Banks differ on scam transactions
South Africa's four big banks each have a different method of resolving unauthorised debit orders.
Doug Hardie, head of client services and risk at Nedbank Retail Banking, said it was the client's duty to put a stop to payments on disputed amounts and then approach the service provider to block them.
"Unfortunately, the bank has no way of cancelling these debit order instructions and the client needs to take this up with the service provider."
He said with regards to recent reports of industry-wide unauthorised debit orders, Nedbank encouraged clients to check their bank statements regularly and report any anomalies to the bank as soon as these were detected to stop further occurrences.
Hardie said they rely on the client to notify the bank of these unauthorised transactions, and to place a stop payment at branches or through other channels available.
He said if a client can demonstrate that the debit order was fraudulent, Nedbank will reverse the related fees.
"Each case will be viewed according to its merit."
Sibusiso Ngwenya, the head of pricing at Absa, said banks have started taking action against users who submit fraudulent debit orders, with two successful convictions thus far.
New system to regulate debits
The Payment Association of South Africa (Pasa) will be implementing a system that will minimise unauthorised debit orders.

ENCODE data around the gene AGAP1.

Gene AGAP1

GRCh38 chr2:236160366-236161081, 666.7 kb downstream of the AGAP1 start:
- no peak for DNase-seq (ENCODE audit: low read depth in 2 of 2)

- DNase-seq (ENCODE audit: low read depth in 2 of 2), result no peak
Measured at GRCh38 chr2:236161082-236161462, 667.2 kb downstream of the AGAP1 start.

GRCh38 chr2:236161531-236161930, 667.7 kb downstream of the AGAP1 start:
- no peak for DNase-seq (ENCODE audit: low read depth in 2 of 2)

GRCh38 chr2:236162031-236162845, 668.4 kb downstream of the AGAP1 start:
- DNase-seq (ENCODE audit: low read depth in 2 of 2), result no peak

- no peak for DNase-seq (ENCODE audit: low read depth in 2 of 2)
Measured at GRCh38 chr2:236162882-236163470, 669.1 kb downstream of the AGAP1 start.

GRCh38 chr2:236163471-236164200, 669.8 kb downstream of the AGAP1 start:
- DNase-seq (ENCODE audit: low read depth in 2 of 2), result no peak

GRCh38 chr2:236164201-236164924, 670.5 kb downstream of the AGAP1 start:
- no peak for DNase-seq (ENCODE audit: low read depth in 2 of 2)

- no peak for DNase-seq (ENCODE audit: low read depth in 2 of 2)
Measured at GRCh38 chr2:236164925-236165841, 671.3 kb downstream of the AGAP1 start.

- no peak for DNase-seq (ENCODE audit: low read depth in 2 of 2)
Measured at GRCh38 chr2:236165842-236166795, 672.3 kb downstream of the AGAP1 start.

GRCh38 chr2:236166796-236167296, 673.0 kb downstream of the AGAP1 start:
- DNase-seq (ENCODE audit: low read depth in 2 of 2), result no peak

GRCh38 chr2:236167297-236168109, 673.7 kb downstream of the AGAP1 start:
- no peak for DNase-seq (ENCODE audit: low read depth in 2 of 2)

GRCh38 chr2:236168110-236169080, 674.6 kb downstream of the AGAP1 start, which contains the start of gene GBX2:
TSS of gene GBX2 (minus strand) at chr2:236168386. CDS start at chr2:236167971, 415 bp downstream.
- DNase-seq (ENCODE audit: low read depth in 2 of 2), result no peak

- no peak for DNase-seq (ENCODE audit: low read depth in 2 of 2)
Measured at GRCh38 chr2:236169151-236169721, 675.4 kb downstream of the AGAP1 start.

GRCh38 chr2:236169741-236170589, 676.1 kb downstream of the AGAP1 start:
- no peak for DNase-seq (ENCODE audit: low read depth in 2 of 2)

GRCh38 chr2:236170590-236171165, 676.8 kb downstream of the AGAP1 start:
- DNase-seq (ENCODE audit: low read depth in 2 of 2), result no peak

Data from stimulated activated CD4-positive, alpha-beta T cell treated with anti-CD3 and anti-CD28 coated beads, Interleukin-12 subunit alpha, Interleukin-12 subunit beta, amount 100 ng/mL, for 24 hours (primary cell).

DebiCheck, the system that will go out to all major banks, will have customers confirm all debit orders when a new contract is signed and consent is verified.
"This will minimise the margin for error and we hope [it] will go a long way to minimise unauthorised debit orders," Ombudsman for Banking Services Reana Steyn said.
By October 2019, Pasa will allow account holders to authenticate new debit orders before they are processed through the banks.
By 2015, Absa clients were able to personally reverse unauthorised debit orders at any time by logging on to Absa internet banking.
Absa does not charge for disputes made online and reverses any charges levied against their clients if their investigations reveal the client did not authorise a debit order.
Kuben Chetty, head of the transactional, savings and investment products for personal and business banking at Standard Bank, said they do not charge customers to dispute and stop unauthorised debit orders if they do so within 40 days. This is irrespective of the amount of the debit order and the channel used to dispute and stop the unauthorised debit order, he said.
Chetty said they only charge a customer R290 if a dispute is raised after 40 days.
"If it turns out that there is not a valid mandate in place, the fee will be not be charged."
Standard Bank clients were also expected to go to their branches to cancel or reverse the disputed debit orders.
FNB was recently reported as saying it had waived its fee for stopping unauthorised debit orders of less than R200. It did so to clamp down on this practice and to empower its clients, said Ryan Prozesky, the chief executive of FNB consumer core banking.
All four banks said it was the customer's duty to check their bank statements for any unauthorised debit orders and to report it.
Those found to be processing illegal debit orders would have their services terminated by the banks after their conduct was reported to the Payments Association of SA.